I’ve always loved maps, but previously knew very little about the history of cartography, so I found this fascinating. While clearly delineating the technical advances of the great cartographers (Ptolemy, Mercator, Cassini, Google Earth, and others) Brotton discusses the political, economic, and/or religious objectives that, to greater or lesser degrees, distort all maps. This is a perfect book for map lovers, history buffs and fans of well-researched general nonfiction.
Reviewed by: 
Rico
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A History of the World in 12 Maps Cover Image
$23.00
ISBN: 9780143126027
Availability: Usually Ships in 1-5 Days
Published: Penguin Books - October 28th, 2014

America’s Great Hiking Trails by Karen Berger

This lushly illustrated coffee-table book celebrates the best and most iconic trails in the United States, from the famous (the Pacific Crest and the Appalachian) to the lesser known (the Potomac Heritage and Natchez Trace). The author, who has herself logged more than 17,000 trail miles (!), covers hikes in 49 states and eight national parks, providing maps and descriptions for each. The photographs are awesome, underscoring the raw beauty and ecological diversity of North America.
Reviewed by: 
Rico

Pocket Atlas of Remote Islands by Judith Schalansky

Ever dream of getting out of town? Island in the middle of nowhere out of town? If so, you need this book. The new pocket edition of the Atlas of Remote Islands charts remote islands that have captured atlas-loving Schalansky’s heart. Though she’s never been to any of them, her essays on each island paint a vivid, soulful image of what are otherwise isolated dots on a map, making this a lovely little book.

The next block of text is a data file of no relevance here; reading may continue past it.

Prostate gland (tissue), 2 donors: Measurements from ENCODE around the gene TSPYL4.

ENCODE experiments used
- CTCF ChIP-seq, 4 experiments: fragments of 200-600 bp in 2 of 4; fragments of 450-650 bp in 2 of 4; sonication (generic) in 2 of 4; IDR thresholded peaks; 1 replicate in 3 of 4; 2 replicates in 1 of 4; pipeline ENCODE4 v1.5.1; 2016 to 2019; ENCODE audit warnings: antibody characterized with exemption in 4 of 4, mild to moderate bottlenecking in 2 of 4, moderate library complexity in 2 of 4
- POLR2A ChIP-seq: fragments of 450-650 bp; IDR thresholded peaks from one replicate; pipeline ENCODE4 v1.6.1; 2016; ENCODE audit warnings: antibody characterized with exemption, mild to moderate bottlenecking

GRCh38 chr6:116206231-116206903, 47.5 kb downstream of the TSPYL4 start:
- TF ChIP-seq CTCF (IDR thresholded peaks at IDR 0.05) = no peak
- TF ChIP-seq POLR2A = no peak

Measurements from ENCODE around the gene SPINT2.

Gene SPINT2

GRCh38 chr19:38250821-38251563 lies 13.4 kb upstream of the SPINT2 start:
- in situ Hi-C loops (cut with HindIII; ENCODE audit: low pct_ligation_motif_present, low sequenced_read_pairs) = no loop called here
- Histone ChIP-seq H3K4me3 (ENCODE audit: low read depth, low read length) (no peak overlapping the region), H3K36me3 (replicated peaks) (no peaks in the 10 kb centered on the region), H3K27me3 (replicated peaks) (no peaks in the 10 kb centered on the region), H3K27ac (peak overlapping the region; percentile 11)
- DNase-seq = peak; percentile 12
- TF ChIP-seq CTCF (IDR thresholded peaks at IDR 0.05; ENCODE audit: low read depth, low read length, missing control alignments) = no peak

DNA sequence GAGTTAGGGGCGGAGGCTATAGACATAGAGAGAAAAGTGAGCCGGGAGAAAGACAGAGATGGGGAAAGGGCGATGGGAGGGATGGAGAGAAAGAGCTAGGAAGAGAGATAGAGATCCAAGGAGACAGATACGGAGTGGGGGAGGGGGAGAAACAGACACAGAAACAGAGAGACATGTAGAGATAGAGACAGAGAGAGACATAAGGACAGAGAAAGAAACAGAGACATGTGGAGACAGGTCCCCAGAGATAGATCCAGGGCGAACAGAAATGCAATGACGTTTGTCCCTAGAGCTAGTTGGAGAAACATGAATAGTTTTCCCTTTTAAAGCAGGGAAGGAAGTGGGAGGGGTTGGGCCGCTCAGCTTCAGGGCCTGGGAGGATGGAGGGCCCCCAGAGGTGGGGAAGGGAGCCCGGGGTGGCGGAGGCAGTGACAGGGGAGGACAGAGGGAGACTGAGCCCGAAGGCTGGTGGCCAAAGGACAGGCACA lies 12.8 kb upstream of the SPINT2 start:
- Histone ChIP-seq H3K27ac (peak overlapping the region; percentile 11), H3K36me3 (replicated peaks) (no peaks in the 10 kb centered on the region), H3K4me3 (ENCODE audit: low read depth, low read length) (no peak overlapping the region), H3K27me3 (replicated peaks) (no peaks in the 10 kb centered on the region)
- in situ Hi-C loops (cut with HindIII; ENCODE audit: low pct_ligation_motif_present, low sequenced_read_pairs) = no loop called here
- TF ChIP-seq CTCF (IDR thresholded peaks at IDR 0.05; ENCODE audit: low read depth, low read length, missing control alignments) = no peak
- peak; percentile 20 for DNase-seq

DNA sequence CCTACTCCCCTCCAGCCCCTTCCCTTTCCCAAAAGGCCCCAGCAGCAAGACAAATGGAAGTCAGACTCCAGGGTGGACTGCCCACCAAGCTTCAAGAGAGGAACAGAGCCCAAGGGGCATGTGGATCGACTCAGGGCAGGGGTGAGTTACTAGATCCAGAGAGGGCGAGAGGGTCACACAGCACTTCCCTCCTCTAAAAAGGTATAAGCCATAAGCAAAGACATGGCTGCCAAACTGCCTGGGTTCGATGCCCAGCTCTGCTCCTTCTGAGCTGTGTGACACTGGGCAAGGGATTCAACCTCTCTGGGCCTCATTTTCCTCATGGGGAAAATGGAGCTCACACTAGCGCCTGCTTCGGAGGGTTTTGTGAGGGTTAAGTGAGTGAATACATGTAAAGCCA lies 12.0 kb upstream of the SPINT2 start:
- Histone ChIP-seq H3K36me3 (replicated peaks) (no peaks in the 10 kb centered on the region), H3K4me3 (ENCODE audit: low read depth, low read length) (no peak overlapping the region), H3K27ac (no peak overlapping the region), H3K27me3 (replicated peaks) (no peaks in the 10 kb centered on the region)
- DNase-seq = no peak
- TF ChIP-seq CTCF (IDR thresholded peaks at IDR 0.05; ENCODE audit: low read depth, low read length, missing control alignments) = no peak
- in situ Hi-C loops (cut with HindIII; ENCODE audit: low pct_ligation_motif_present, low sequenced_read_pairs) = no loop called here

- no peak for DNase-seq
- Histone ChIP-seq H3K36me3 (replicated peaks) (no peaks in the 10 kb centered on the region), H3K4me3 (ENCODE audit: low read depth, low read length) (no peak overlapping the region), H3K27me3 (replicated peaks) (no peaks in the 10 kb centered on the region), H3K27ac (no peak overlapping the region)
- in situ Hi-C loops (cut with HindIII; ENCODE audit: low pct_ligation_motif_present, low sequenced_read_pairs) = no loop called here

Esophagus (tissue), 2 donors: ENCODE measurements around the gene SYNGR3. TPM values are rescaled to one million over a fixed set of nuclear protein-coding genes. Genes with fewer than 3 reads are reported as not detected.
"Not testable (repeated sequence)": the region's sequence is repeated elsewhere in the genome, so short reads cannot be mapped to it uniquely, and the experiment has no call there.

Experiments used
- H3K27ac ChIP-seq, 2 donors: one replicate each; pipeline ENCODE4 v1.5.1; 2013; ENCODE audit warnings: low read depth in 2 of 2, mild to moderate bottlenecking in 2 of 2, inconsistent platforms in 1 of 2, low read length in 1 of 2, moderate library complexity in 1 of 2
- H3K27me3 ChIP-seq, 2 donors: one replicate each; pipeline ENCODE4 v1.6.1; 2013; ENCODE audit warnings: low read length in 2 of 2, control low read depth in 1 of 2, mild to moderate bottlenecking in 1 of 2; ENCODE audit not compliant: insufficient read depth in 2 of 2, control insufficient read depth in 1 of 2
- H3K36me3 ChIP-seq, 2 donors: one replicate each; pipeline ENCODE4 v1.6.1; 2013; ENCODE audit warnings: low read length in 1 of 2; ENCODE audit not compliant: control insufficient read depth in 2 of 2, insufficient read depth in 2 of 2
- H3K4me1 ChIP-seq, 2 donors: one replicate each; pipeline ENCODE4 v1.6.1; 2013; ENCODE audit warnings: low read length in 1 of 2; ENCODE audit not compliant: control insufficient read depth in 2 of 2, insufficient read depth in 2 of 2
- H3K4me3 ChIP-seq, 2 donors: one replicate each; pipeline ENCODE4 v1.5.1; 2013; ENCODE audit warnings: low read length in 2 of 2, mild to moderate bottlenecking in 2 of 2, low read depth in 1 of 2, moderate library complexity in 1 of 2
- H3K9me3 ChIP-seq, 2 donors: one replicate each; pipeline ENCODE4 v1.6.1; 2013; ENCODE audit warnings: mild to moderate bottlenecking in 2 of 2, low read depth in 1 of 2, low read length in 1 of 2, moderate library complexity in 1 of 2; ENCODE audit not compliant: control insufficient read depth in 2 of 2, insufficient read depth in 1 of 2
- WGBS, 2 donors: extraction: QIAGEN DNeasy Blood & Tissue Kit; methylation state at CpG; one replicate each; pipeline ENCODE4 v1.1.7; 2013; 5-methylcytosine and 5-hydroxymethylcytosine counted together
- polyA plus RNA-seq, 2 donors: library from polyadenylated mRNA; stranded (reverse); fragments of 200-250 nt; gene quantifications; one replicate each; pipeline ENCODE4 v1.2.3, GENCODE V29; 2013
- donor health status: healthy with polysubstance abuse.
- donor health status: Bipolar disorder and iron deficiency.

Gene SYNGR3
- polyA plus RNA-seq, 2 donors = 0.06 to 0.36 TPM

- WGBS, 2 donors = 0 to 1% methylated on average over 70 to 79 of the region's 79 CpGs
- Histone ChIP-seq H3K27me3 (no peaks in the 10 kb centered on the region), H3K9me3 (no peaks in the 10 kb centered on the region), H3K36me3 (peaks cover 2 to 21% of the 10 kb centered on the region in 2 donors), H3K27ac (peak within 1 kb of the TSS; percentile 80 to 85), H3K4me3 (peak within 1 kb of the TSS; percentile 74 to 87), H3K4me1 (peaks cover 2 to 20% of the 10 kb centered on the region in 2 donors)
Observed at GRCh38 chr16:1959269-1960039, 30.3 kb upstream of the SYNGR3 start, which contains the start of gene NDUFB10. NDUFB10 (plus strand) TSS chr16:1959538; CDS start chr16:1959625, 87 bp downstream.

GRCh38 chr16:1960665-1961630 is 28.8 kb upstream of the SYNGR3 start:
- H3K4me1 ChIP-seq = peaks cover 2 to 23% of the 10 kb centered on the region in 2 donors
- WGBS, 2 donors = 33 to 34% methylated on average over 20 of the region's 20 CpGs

Reviewed by: 
Flannery
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Pocket Atlas of Remote Islands: Fifty Islands I Have Not Visited and Never Will Cover Image
By Judith Schalansky, Christine Lo (Translated by)
$30.00
ISBN: 9780143126676
Availability: Usually Ships in 1-5 Days
Published: Penguin Books - November 12th, 2014

Cool Gray City of Love by Gary Kamiya

San Francisco is my favorite city in the world, and this book gives so many reasons to fall in love all over again—and is also an intriguing and lovely introduction for any stranger to the foggy shore. Starting from a physical exploration, Gary Kamiya takes you on a temporal, environmental, and ideological tour of this small, wonderful place. As individual pieces or as a complex mosaic, no regrets for any time spent within these pages.
Reviewed by: 
Jocelyn
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Cool Gray City of Love: 49 Views of San Francisco Cover Image
$18.00
ISBN: 9781620401262
Availability: On Our Shelves Now
Published: Bloomsbury USA - October 14th, 2014

Seeing Fatima’s Eyes by Thomas Campbell

The second installment in Thomas Campbell’s Slide series captures surf and life in Morocco, where the Bonny Doon–based filmmaker and artist would retreat to paint and surf. Retaining the DIY aesthetic for which he is known, Campbell shoots surf spots off the beaten path and surfers doing creative things outside the mainstream. Sometimes lo-fi, often sublime, and full of emotion, Campbell captures surfers doing what they love to do, and it is intoxicating and inspiring.
Reviewed by: 
Centa
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Thomas Campbell: Seeing Fatima's Eyes: Surf, Life, Stuff, Morocco, North Africa Cover Image
By Thomas Campbell (Photographer), Scott Hulet (Foreword by), Thomas Campbell (Text by (Art/Photo Books))
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ISBN: 9780985361136
Availability: Hard to Find
Published: Um Yeah Arts - March 24th, 2015